Sandwiches worth sinking your teeth into
There is an art to making sandwiches. Anthony’s Italian Deli employs its share of Michaelangelos.
Tucked in the back of a building on the south side of Florida Boulevard, Anthony’s would be impossible to find but for the sign near the service road, and it rewards the seeker. The tiny establishment, with a table or two for those who insist on eating in, dispenses some excellent sandwiches, along with a few plate lunches as daily specials. We concentrated on the sandwiches on our visit, and are happy we did.
Employing the First Rule of Ordering Food — if it’s got the restaurant’s name, order it — we had to try the Tony’s Special (all sandwiches are priced $12.95 for large, $8.25 for small), and it turned out to be warm, melty perfection. The marinated onions cut through the rich layers of prosciutto and mozzarella cheese with just the right amount of zing to balance the sandwich out. The muffuletta bread on the larger sandwiches was a wonder, toasty and slightly chewy without being difficult, and the romaine and tomato worked better than we expected on a warm sandwich.
By the way, the large sandwiches are massive. Bring a friend, or plan on leftovers.
A corollary to the First Rule of Ordering Food is to apply that rule to anything the restaurant specifically advertises as its specialty, as Anthony’s does with its muffuletta. Everything about it is special. The combination of mortadella, ham, Genoa salami, capicola and provolone cheese provide the foundation for this Frisbee disc-sized sandwich, but it’s their “famous olive dressing” that puts it over the top. The briny tang of the olive mix covers every millimeter of the sandwich, which is pressed on a hot grill until the cheese melts into that just-right gooey-ness. They say it’s enough for two. That would be two very hungry people.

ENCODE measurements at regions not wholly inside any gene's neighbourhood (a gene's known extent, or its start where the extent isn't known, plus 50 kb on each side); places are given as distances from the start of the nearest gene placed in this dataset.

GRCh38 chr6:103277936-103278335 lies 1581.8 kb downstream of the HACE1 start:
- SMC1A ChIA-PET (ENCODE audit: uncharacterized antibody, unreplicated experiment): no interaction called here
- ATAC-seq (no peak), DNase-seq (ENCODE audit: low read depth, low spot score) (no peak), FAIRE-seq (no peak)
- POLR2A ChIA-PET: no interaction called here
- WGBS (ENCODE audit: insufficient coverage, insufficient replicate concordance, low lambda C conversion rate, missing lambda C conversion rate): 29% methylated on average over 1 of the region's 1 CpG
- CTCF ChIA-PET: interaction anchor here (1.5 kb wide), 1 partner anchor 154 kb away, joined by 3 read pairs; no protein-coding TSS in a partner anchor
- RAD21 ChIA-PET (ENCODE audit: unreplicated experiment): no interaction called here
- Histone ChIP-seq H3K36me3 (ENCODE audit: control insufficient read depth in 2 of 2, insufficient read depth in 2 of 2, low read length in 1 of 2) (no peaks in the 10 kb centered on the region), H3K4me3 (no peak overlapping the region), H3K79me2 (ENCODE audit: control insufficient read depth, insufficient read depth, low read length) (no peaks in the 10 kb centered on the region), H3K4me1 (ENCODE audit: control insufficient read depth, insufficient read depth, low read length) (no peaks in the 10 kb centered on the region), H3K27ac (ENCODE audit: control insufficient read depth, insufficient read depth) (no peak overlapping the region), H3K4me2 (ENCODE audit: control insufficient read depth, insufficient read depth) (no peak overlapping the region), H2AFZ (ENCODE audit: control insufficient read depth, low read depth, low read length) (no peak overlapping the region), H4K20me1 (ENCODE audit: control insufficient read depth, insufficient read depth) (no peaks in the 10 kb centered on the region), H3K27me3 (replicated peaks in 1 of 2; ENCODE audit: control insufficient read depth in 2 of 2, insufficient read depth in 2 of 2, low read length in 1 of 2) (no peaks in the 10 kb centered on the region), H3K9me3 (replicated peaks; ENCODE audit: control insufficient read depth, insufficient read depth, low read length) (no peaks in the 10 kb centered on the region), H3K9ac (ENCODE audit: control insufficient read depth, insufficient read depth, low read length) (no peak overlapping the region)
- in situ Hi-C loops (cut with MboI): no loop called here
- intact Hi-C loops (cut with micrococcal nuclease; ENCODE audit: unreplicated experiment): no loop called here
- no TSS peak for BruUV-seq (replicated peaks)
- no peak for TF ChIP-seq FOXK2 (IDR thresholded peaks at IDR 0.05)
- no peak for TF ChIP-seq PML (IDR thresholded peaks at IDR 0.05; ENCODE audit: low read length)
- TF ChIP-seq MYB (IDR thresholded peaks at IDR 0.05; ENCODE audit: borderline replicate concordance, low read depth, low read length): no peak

The GodFather combines American prosciutto, Genoa salami and provolone cheese with romaine lettuce and marinated peppers. To our taste, this is a sandwich that works much better cold than hot. We made this discovery after being initially disappointed in the hot version, in which whatever zip the meats provide was muted by the cheese, and the peppers didn’t have much edge to them. We thought the peppers also could have been chopped into smaller pieces, because when we failed to bite through them, they pulled away from the sandwich in limp strings that dangled from our lips, which isn’t the most pleasant eating sensation.
Fortunately, since we ordered a large, we had enough to eat later, and when we pulled it from the refrigerator, it was like a different sandwich. The flavor of the meat and peppers came through much better, and the peppers were easier to bite through and provided a pleasing crunch.
The meatball sandwich is a product of superior ingredients. Composed of homemade meatballs sliced in half, a flavorful tomato sauce and gooey mozzarella cheese, it is stunningly good. Onions and basic seasonings mingle in the slightly sweet sauce, and the meatballs are sizeable, an inch or more across. None of the sandwich’s components dominates.
We should note that the po-boy bread used on the smaller sandwiches is also of high quality — warm and crisp, but not too hard , just the right contrast of textures with the soft meat inside. The roast beef sandwich was sloppy, of course, but more because of the thick mayo that dripped from the sides. This isn’t a gravy-heavy po-boy in the tradition of many roast beef sandwiches, although the meat was tender and juicy. We also liked the fact that the roast beef wasn’t the least bit stringy, a frequent sin with carved deli meat.
Similarly, the turkey sandwich was flavorful and dripping in mayo on pressed po-boy bread, a satisfying portion for lunch and easy for a hungry mouth to consume.